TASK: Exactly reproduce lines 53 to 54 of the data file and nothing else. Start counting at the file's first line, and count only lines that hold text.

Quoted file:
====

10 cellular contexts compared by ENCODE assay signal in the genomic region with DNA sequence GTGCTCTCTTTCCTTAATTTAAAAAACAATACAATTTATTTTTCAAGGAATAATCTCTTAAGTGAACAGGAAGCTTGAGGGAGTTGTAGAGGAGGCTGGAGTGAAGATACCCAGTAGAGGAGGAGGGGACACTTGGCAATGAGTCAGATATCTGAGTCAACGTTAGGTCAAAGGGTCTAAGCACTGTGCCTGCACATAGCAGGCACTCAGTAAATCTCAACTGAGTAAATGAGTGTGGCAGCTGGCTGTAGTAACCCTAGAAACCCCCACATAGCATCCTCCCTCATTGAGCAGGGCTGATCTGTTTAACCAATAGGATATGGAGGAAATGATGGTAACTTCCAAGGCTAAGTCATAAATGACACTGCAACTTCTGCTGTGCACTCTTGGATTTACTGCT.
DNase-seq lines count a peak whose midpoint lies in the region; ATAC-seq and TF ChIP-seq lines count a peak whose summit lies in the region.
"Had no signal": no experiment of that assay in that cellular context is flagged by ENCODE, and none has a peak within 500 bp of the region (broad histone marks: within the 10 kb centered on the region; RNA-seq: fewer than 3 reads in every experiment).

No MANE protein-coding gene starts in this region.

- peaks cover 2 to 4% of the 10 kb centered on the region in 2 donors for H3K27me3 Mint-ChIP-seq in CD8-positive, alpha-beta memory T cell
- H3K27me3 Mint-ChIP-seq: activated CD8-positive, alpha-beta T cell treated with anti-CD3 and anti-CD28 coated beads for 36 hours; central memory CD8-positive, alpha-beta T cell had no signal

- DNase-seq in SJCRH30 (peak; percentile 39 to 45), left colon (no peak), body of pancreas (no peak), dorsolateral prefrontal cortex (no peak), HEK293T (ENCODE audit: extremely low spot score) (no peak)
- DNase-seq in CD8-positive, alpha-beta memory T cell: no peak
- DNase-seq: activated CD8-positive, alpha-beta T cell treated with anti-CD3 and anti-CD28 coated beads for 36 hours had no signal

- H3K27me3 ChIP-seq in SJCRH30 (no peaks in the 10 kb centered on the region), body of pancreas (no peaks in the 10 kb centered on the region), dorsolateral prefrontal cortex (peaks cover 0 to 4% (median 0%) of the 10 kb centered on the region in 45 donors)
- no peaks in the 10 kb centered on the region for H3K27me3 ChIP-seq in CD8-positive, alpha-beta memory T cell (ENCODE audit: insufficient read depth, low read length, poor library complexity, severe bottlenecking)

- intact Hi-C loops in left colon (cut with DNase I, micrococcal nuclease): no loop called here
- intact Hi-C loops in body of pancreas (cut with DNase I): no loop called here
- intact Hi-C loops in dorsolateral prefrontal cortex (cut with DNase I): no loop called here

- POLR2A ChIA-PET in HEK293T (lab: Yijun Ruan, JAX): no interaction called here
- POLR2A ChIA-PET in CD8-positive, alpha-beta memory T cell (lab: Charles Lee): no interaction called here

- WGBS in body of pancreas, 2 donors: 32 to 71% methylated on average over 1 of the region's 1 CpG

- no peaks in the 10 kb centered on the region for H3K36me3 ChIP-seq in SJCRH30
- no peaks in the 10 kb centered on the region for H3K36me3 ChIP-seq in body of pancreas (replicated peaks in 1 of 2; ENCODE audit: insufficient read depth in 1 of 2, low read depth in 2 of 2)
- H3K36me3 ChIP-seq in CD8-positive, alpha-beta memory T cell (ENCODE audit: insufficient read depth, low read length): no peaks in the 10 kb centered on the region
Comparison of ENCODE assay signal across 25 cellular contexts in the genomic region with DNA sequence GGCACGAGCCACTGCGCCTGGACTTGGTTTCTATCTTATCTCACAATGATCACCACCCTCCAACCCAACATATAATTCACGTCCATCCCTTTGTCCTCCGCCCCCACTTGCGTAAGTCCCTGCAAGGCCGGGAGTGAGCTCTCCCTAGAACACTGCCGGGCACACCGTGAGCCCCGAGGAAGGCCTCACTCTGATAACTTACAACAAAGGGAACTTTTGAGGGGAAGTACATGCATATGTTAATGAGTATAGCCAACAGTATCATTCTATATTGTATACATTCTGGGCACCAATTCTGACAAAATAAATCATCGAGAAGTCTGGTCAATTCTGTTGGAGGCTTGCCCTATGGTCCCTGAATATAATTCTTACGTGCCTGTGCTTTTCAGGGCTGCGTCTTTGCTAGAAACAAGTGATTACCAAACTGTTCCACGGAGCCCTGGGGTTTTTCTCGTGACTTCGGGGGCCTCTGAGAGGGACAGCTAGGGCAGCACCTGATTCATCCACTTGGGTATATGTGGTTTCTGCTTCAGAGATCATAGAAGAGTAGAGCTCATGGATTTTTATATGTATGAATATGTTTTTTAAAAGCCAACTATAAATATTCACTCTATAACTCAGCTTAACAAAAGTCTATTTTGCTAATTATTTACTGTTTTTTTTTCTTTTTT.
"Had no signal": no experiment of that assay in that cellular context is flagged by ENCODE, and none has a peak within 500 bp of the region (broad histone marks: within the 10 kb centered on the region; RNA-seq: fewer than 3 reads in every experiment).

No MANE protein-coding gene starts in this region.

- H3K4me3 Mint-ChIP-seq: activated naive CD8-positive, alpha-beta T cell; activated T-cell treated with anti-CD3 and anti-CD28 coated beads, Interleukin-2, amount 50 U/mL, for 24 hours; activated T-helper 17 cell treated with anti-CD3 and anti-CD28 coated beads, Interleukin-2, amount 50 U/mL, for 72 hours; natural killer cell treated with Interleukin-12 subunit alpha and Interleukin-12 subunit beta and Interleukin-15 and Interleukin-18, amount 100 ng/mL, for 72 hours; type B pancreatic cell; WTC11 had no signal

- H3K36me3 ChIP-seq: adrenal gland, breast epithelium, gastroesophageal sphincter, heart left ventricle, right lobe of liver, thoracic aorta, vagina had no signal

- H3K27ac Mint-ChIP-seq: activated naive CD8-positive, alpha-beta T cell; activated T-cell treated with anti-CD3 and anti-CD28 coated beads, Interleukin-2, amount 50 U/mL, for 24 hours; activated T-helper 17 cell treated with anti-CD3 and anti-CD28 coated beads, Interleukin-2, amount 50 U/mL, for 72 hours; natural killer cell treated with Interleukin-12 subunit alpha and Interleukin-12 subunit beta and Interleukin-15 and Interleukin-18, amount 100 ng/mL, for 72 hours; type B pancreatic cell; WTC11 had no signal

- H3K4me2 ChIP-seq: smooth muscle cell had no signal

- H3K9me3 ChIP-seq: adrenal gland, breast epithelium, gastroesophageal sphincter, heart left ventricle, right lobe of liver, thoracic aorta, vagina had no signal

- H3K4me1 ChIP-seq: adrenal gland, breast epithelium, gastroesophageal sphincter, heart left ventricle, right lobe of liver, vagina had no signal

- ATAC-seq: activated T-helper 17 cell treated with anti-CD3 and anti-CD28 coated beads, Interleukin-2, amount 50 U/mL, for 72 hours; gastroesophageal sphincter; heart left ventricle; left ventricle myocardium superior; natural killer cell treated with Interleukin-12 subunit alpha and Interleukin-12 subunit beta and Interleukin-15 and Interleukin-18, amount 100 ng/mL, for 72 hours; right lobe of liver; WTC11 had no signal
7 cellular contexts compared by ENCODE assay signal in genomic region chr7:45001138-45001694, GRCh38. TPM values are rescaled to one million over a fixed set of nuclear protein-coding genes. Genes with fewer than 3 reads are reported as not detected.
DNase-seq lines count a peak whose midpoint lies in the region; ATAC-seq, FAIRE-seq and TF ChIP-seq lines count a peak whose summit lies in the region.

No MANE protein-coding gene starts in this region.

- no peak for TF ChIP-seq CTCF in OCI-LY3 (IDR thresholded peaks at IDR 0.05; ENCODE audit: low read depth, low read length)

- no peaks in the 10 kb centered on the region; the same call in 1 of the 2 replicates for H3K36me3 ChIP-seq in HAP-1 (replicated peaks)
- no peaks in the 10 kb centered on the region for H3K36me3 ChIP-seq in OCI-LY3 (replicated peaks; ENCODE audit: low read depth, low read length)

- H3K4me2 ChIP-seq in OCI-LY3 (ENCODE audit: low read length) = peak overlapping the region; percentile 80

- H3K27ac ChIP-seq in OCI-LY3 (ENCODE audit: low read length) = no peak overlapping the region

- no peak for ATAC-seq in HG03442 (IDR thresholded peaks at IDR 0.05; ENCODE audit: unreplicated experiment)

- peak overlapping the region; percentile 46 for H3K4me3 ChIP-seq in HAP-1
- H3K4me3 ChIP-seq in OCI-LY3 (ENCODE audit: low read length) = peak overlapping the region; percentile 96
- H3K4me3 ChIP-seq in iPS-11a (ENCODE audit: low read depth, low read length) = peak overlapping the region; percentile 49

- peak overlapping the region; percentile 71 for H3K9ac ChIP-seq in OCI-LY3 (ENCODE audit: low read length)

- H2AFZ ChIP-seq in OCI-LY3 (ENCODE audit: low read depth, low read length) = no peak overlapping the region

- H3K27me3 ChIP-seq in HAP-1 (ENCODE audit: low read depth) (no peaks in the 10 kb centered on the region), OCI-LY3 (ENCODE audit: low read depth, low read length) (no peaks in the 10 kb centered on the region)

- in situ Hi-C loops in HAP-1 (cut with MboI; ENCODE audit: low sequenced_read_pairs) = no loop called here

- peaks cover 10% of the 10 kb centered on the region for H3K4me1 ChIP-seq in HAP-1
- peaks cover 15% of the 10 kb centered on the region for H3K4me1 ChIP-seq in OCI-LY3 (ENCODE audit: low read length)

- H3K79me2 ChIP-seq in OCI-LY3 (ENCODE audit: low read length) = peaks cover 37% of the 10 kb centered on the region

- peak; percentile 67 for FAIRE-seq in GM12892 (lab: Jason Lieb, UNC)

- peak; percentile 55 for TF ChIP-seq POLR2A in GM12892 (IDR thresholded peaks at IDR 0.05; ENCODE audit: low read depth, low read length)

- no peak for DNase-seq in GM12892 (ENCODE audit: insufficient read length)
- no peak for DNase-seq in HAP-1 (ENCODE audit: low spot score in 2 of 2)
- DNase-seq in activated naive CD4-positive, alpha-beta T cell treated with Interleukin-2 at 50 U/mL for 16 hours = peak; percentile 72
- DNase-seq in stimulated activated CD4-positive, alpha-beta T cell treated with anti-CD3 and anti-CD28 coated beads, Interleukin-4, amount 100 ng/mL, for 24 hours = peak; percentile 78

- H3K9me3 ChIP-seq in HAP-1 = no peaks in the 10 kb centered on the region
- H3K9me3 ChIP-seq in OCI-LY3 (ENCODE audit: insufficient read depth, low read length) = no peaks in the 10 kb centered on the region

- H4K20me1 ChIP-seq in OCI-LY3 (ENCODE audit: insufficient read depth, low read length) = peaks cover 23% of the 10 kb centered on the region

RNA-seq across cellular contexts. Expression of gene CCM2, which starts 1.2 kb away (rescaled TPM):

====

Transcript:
- no peak for DNase-seq in HAP-1 (ENCODE audit: low spot score in 2 of 2)
- DNase-seq in activated naive CD4-positive, alpha-beta T cell treated with Interleukin-2 at 50 U/mL for 16 hours = peak; percentile 72